Muhammad Ali stepped in the ring with Larry Holmes. Julio Cesar Chavez Sr. accepted the challenge of Oscar De La Hoya. And De La Hoya passed his torch to both Floyd Mayweather Jr. and Manny Pacquiao.

So does the tradition of boxing legacy demand for Saul "Canelo" Alvarez, at 33, to meet the sport’s next lion, David Benavidez?

It’s the most pressing discussion point in boxing right now, and it’s the one that Paulie Malignaggi and Chris Algieri tackled during Friday’s episode of ProBox TV’s “Deep Waters.”

“It’s not that important for me to watch Canelo get beaten like a rag doll,” Malignaggi said. “I think he gets hammered.”

That’s quite a statement considering the granite-chinned Alvarez has never been knocked down in 64 fights, and only wobbled once.

But that also reflects the potential of Benavidez (28-0, 24 KOs), the former super-middleweight champion who yearns to meet Alvarez (60-2-2, 39 KOs) sooner rather than later.

Rather than accept that match following Benavidez’s impressive stoppage of previously unbeaten former middleweight champion Demetrius Andrade late last year, Alvarez opted to meet former junior-middleweight champion Jaime Munguia of Tijuana on May 4 in his first first all-Mexico Cinco de Mayo weekend clash since 2017.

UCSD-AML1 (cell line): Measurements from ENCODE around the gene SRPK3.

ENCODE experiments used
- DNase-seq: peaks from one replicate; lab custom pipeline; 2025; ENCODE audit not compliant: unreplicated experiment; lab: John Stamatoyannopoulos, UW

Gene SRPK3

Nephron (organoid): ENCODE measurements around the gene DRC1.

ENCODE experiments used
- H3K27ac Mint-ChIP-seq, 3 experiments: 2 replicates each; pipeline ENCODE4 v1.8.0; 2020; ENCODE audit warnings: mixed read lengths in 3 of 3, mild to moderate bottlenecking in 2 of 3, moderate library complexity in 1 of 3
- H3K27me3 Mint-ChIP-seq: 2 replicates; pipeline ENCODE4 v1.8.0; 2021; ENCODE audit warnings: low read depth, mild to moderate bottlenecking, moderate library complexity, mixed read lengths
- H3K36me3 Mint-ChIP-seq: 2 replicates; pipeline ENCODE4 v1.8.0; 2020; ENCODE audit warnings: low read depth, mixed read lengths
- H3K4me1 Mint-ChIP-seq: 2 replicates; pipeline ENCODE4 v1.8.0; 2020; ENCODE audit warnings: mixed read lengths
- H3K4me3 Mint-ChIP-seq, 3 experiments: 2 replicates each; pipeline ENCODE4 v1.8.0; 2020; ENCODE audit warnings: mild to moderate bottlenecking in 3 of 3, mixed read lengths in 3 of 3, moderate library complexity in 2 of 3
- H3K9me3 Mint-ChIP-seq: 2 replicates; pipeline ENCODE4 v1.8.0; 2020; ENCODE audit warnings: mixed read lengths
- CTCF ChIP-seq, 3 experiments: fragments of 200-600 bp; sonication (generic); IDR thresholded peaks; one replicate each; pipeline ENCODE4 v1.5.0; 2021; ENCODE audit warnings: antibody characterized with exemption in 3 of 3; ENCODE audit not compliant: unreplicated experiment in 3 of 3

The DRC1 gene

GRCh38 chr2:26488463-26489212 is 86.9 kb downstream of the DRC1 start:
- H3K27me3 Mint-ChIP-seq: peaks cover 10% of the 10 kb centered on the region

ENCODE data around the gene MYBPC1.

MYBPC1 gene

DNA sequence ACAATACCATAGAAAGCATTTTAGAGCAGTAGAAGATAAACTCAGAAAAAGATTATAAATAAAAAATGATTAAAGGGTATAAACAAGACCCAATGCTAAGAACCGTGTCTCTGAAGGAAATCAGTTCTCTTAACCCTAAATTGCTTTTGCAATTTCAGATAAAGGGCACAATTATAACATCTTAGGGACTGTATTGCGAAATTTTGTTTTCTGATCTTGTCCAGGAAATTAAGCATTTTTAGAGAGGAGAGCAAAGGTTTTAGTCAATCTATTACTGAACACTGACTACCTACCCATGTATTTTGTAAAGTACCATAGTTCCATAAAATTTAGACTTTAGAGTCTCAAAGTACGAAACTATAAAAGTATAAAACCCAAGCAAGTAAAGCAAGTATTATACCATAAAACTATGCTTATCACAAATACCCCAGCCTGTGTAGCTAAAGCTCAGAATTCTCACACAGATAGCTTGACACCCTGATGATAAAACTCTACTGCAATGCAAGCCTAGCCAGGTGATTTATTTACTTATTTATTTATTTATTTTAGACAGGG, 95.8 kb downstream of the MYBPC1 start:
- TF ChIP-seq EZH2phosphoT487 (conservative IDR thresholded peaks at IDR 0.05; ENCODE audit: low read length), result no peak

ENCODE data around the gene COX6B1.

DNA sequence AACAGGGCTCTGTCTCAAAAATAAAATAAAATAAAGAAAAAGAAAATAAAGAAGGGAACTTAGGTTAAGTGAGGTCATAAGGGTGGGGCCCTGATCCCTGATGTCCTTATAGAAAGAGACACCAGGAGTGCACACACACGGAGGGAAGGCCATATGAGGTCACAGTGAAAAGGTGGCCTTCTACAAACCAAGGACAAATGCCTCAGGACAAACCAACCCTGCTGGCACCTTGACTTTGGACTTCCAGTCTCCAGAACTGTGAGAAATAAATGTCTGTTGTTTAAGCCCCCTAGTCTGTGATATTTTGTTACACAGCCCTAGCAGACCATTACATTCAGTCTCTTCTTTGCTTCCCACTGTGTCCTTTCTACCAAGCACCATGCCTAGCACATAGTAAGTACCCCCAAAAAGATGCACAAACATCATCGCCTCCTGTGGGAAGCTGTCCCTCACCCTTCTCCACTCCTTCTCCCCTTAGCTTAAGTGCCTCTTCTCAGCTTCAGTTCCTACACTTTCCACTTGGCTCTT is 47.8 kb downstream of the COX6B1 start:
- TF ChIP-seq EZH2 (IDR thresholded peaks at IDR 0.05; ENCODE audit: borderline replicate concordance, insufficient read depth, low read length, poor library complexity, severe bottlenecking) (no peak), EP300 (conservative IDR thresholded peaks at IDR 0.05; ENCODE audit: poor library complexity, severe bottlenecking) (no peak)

And Benavidez was left to take a light-heavyweight date June 15 against former champion Oleksandr Gvozdyk.

Alvarez responded at his Tuesday news conference that it’ll take $150 million to $200 million for him to fight Benavidez, 27, a declaration many view as a wink and a nod to Saudi Arabia’s Turki Alalshikh to provide the necessary capital.

“I don’t think [Canelo’s] going to fight [Benavidez],” Malignaggi said of Alvarez requesting the type of purse that hasn’t been since the Mayweather-Pacquiao bout of 2015. “That’s an outright duck.

“[Benavidez] runs him over like a train. He might as well do it for $150 million.”

Algieri said he doesn’t foresee such a beatdown, and argued Alvarez has an obligation to honor the tradition of other proud champions who’ve felt the effects of age and yielded their standing to the next deserving successor.

“Canelo has to do what great Mexican legends do – they fight the next guy,” Algieri said. “I want that. That’s important for the legacy.”

To which Malignaggi countered, “Why do we have to care more [about that] than Canelo?”

Algieri said the sport requires clear transition points, an anointing session that can only occur inside the ring.

“David Benavidez has that star quality to be the next face of boxing,” Algieri said. “That fight has to happen.”